For those that know the story of I Heart Songwriting Club’s creation, it was in this lowest of lows when I came up with an idea to write songs every week with people around me doing the same; a Songwriting Club. This fine illuminated thread of an idea pierced the darkness that I was in for a brief second.

As with all ideas, you can follow them or reject them. I chose to follow this one. I could have easily and readily shunned it with “I’m too busy, I’ve got other more important things to do/I don’t feel like writing songs,” but I took the idea and did something small with it.

There was no bang, no fireworks. It wasn’t a burst of inspiration; it was a small, kindling process. There was one other person in the Club with me, then four, then six. We gave ourselves the gift of one hour to creatively play through songwriting (for ourselves) each week. We would then simply share our newest creation, no matter what it sounded like. The goal wasn’t to write a hit song but merely to do something that reminds us of who we are – and that was songwriting.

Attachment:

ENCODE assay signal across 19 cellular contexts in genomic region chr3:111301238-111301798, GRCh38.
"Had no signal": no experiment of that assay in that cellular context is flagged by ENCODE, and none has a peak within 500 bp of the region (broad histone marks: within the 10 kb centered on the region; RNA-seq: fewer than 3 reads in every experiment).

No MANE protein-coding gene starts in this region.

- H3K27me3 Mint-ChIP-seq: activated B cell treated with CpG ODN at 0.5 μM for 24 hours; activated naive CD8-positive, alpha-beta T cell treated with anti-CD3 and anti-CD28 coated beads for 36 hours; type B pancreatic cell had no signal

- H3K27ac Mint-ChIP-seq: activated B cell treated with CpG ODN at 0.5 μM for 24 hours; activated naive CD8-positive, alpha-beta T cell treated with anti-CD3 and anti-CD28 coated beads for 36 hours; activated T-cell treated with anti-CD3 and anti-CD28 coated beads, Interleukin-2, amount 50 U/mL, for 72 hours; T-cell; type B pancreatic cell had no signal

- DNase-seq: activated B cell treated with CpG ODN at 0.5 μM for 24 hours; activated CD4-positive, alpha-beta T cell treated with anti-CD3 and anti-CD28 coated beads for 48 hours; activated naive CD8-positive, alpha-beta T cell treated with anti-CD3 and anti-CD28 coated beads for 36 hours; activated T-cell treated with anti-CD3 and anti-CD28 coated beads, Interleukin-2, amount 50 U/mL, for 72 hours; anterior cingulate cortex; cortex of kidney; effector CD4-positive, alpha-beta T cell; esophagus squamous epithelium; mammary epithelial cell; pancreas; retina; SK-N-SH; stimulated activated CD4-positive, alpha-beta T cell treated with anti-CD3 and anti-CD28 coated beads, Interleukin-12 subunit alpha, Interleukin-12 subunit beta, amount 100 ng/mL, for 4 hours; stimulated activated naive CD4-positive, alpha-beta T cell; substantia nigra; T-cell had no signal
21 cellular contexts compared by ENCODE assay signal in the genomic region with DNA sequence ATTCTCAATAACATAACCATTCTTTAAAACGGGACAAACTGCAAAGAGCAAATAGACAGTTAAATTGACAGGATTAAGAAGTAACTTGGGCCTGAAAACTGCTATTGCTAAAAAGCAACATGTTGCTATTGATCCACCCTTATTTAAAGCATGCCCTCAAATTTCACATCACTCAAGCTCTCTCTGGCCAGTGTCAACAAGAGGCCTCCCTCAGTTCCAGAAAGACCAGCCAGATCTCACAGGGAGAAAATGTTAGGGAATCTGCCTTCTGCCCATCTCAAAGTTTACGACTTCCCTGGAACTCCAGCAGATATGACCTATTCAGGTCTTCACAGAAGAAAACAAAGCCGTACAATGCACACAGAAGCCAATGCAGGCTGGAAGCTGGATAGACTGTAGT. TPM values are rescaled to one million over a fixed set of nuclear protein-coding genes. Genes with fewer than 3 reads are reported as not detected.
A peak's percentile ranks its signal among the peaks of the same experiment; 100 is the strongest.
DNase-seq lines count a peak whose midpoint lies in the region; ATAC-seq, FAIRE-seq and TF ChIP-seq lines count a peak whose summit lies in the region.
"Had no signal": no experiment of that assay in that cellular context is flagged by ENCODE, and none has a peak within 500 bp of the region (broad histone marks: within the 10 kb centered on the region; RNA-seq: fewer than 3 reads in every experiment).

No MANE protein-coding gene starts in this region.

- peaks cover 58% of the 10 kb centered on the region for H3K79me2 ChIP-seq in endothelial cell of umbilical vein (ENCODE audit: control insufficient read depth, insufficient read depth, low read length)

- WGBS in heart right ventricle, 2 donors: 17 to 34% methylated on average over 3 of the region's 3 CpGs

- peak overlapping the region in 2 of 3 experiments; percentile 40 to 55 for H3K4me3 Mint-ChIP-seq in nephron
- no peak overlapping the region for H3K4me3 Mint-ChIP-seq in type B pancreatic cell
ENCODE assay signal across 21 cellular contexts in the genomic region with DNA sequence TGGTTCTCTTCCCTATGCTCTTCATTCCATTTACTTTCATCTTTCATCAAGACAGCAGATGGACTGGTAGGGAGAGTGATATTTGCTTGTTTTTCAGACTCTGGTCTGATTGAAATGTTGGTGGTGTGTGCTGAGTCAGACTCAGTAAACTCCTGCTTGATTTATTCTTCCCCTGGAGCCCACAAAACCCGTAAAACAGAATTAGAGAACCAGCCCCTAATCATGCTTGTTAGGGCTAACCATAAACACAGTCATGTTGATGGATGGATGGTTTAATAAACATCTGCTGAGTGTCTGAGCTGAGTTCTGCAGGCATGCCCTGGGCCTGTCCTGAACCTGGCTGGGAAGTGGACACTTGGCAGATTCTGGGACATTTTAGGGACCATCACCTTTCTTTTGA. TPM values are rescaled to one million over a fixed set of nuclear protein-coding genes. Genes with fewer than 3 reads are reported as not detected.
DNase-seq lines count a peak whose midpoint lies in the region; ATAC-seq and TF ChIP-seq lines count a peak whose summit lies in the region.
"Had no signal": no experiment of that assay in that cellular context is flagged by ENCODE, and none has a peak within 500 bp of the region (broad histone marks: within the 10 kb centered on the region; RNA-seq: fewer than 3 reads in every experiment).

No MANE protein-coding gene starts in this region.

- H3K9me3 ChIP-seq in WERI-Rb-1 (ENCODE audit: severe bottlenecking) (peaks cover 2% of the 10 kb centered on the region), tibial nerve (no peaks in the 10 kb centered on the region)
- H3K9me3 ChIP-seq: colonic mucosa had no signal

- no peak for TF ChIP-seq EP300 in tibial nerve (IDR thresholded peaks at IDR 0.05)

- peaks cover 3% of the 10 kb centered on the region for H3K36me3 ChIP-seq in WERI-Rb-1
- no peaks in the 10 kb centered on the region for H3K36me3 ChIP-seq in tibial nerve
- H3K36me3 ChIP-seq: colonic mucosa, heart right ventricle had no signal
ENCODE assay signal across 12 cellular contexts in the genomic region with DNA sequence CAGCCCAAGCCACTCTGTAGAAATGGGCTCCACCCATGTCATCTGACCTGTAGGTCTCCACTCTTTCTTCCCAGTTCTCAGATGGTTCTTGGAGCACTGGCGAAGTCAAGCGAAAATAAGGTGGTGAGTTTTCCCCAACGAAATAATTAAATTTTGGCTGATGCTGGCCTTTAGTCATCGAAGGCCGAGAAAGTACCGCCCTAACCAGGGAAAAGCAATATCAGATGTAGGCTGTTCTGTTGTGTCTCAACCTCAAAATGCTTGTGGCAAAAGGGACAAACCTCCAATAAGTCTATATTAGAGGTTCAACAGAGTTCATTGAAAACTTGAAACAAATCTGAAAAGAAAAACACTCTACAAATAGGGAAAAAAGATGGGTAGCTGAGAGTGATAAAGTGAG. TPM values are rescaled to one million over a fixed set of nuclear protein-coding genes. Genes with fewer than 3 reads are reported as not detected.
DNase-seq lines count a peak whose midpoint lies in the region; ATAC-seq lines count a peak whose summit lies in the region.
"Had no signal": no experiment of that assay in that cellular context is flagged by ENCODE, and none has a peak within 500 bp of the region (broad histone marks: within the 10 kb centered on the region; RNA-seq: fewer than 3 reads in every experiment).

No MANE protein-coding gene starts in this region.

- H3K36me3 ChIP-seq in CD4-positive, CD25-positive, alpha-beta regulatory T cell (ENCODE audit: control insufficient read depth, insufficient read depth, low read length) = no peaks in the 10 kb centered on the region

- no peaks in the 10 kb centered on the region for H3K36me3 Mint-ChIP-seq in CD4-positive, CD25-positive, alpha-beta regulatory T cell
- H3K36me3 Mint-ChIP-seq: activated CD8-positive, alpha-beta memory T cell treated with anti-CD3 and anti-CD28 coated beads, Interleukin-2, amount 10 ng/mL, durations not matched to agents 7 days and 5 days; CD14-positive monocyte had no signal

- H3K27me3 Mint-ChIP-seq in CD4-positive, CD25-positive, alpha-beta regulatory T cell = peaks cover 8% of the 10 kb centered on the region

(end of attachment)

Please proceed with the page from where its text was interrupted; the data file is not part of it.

Where did this lead?

When I was preoccupied with life, I forgot what it felt like to be light and creative. I had forgotten the joy that came from creating. So even though I rarely felt like writing songs, I honoured this light each week and opened myself up creatively. It was a quiet inner work that was happening. A rewiring of myself. Empowerment. A transformation.